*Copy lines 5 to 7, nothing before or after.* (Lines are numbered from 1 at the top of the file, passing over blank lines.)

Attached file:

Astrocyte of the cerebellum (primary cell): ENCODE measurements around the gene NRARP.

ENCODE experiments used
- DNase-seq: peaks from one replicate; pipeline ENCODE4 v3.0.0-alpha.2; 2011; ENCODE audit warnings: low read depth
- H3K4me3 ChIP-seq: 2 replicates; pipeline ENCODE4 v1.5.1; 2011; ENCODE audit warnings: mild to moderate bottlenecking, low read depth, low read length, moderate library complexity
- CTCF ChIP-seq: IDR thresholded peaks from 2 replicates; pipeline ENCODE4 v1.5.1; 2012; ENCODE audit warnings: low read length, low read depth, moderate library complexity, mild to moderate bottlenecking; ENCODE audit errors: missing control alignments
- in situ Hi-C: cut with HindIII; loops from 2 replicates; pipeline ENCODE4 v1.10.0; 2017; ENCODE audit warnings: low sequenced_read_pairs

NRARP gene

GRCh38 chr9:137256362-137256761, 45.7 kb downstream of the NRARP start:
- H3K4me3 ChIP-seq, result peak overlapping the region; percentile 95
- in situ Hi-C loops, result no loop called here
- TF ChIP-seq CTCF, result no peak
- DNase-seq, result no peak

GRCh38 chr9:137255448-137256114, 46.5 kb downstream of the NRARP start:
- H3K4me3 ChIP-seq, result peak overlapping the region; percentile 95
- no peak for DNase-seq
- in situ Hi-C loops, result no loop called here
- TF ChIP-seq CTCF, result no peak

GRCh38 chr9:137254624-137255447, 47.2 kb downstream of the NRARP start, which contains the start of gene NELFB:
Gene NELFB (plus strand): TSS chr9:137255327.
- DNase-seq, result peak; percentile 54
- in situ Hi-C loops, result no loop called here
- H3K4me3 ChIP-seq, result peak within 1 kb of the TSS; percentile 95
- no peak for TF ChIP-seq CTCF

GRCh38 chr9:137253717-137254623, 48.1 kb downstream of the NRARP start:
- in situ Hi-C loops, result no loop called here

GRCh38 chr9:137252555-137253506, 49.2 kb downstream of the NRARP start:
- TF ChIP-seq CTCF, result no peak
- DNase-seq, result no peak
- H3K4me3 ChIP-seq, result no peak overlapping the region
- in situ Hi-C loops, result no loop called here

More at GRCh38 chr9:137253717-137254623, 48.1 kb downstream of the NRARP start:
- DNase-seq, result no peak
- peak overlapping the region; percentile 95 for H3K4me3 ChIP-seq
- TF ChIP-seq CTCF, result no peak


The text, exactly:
- CTCF ChIP-seq: IDR thresholded peaks from 2 replicates; pipeline ENCODE4 v1.5.1; 2012; ENCODE audit warnings: low read length, low read depth, moderate library complexity, mild to moderate bottlenecking; ENCODE audit errors: missing control alignments
- in situ Hi-C: cut with HindIII; loops from 2 replicates; pipeline ENCODE4 v1.10.0; 2017; ENCODE audit warnings: low sequenced_read_pairs

NRARP gene